|The view from the cave|
The Natufian culture flourished in the southern Levant between 15,000 and 11,600 years ago. One of the places that Natufian dead were buried is a small cave named Hilazon Tachtit, located on a steep cliff about 500 feet above the Hilazon River, with a sweeping view of the river and the Mediterranean shoreline, in which twenty-eight burials have been excavated. These burials can be dated to between 12,400 and 12,000 years ago, during the time that Natufian culture was in transition from foraging to farming.
All of this would normally be of interest primarily to professional archeologists, but one of the burials, reported in the Proceedings of the National Academy of Sciences, has received considerable attention, including an article in Time Magazine. The person buried was a small woman, probably about five feet tall, and perhaps 45 years old, based primarily on heavy erosion of her teeth. The burial had two striking features. First, the woman herself had congenital deformities of the pelvis and the lumbar and sacral vertebrae, as well as fusion of the coccyx and sacrum. These pathologies would have given her a limping or foot-dragging gait and an abnormally asymmetrical appearance.
Second, the woman was buried with a number of very unusual grave goods — more than fifty complete tortoise shells, two stone marten skulls, the feathered wing tip of a golden eagle, part of an aurochs tail, the pelvis of a leopard, the forearm of a wild boar, a male gazelle horn core, and a complete articulated human foot.
|The burial site|
The grave itself was also unusual. The walls had been intentionally plastered with mud, the floor lined with limestone slabs, and the body itself pinned down with more than ten large stones. The burial, the authors state, is unlike any other found in this area during the Natufian period or the preceding Paleolithic. In addition, this burial was apparently the first use of this cave, which is located more than six miles away from the nearest Natufian domestic site, so it presumably took some effort to carry the body to be buried.
Clearly this was a special person.But just what kind of special person was she? The authors conclude that the burial is, specifically, that of a shaman — and, if so, one of the earliest shaman burials known from the archeological evidence. “There is no doubt that this woman had a special social position,” says lead author Leore Grosman of Hebrew University of Jerusalem, “and the most viable interpretation of this burial is that it was for a shaman.” Other scholars agree. “The most parsimonious explanation of this unique grave treatment for a Natufian person is that this woman was a shaman,” says Harvard University archaeologist Ofer Bar-Yosef. Grosman believes that the grave thus offers some of the earliest physical evidence of religious and spiritual belief. “Several attributes of this burial,” the article states, “later become central in the spiritual arena of human culture worldwide.”
|Some of the tortoise shells found in the grave|
Now the authors are making a large claim here, and it is worth following their reasoning. The conclusion is based on just two facts. The woman was physically disabled; and she was buried with animal parts. But then how does this make her a shaman? In some cultures, the authors state, there are accounts of physically disabled individuals being ascribed healing and spiritual powers. And, because of the presence of animal remains in the grave, the woman “was perceived as being in close relationship with these animal spirits.”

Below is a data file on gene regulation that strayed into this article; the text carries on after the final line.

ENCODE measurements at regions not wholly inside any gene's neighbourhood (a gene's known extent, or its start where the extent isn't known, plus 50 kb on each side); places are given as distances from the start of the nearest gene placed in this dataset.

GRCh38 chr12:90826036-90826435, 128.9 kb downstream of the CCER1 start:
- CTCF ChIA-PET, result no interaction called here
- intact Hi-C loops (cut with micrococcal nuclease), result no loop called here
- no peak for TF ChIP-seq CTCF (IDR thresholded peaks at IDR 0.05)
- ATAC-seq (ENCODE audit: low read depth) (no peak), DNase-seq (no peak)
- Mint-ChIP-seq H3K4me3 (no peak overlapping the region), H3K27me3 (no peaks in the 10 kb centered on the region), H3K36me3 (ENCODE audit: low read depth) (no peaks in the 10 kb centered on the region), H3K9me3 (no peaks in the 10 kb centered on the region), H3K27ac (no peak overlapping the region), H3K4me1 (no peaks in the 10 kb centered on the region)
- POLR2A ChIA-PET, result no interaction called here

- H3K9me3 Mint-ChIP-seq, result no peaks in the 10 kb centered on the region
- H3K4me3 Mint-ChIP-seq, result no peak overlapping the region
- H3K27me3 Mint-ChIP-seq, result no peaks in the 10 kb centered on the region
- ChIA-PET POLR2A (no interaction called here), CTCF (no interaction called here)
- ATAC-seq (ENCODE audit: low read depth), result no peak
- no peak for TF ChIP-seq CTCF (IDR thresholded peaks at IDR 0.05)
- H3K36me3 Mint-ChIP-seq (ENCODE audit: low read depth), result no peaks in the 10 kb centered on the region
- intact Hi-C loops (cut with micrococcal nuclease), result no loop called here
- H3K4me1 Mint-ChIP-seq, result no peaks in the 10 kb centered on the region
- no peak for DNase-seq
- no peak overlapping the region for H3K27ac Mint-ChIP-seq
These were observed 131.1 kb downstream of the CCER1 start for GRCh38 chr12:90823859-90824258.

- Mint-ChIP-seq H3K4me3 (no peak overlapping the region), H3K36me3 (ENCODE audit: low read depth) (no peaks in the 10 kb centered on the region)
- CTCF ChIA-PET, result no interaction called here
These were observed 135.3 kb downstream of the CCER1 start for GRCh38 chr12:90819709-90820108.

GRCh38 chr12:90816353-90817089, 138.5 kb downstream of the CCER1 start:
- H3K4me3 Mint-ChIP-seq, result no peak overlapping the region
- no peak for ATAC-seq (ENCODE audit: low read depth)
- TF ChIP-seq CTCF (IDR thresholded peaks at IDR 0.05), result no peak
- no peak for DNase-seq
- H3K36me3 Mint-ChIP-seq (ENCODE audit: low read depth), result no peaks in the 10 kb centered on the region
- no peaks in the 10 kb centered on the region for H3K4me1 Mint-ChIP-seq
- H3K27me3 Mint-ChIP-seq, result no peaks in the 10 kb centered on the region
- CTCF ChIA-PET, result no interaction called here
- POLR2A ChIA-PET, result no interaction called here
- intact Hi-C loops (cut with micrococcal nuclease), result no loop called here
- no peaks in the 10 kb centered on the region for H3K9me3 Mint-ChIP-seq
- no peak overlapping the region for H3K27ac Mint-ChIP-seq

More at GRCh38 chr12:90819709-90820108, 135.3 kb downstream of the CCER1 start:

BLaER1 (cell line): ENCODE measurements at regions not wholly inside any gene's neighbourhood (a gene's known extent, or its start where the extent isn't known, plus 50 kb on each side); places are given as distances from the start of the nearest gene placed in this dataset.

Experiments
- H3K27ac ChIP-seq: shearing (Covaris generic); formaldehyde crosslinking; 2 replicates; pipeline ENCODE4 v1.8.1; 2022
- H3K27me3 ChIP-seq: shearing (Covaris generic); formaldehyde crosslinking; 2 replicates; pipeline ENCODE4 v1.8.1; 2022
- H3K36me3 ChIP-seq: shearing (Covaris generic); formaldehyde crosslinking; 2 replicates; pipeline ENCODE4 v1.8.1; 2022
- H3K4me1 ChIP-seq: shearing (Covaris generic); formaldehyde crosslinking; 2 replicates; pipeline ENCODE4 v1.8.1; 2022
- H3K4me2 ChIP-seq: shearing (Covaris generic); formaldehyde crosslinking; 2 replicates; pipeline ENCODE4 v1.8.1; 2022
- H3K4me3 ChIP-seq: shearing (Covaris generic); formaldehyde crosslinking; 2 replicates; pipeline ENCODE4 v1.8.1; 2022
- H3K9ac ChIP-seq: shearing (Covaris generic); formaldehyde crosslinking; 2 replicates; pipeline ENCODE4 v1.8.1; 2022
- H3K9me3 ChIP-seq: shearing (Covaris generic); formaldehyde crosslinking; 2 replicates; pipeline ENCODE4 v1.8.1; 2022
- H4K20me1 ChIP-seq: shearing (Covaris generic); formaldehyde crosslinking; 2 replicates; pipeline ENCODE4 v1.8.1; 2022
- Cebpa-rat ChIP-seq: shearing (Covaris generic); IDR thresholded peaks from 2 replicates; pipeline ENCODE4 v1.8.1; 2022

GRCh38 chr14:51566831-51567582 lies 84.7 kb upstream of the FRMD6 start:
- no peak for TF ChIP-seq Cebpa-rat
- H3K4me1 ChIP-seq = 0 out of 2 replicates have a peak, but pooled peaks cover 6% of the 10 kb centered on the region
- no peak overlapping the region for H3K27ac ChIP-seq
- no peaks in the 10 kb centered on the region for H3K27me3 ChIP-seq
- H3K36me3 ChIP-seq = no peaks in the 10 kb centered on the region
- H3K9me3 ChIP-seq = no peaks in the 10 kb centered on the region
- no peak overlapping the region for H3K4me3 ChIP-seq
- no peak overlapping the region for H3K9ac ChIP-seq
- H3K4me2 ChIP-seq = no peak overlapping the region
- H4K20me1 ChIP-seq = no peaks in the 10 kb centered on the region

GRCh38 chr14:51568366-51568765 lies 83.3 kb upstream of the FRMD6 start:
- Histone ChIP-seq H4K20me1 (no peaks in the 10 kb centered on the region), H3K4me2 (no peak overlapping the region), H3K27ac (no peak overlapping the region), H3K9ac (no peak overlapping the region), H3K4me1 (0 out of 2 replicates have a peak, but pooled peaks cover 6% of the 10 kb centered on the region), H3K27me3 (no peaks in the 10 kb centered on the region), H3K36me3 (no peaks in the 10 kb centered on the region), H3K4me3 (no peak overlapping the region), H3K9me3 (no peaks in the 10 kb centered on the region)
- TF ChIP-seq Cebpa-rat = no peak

I am not persuaded that these two facts support the conclusion that this woman was a shaman. Apart from the grave itself, of course, we have no way of knowing whether the Natufian culture even had shamans, at least in any form recognizably similar to the indigenous practices we know of since the sixteenth century, when they were first recorded. There is no evidence from the grave that the woman had anything to do with healing — no herb bundles, for example. In some cultures, it is true, some shamans with physical deformities have been held to be healers, but the inference does not run in the other direction; the fact that a person has a deformity does not make that person into a shaman, if we even knew what the Natufian culture believed about the relationship between deformity and healing, which we do not.
|The skeleton and grave goods|
I am also not convinced that the presence of buried animal remains, no matter how unusual, are persuasive evidence that the grave contains a shaman. It is true, of course, that some shamans in some cultures are buried with animal parts, but again the inference does not run in the other direction. Since we have absolutely no evidence of Natufian spiritual beliefs, we are free to speculate at will. If the woman had a congenital limp, and was about forty-five years old, perhaps each turtle shell stood for a year of her life during which she walked slowly and awkwardly, like a turtle, and the eagle, gazelle, and leopard parts are meant to give her, in the next life, the speed and grace she lacked in this one. Perhaps the human foot was meant to be hers in the hereafter.
This speculation is not offered to be taken with any great seriousness. The point is that it accounts for the evidence just about as well as the speculation that the woman was a shaman — that, to use Bar-Yosef’s term, it is just as parsimonious.
There is no question that the grave is unusual and fascinating. It is apparently also true that the burial took place during the presumably profound social and economic changes associated with the transition to agriculture. In this specialized burial, we may be seeing the emergence of social rather than spiritual stratification, or some other cultural phenomenon entirely.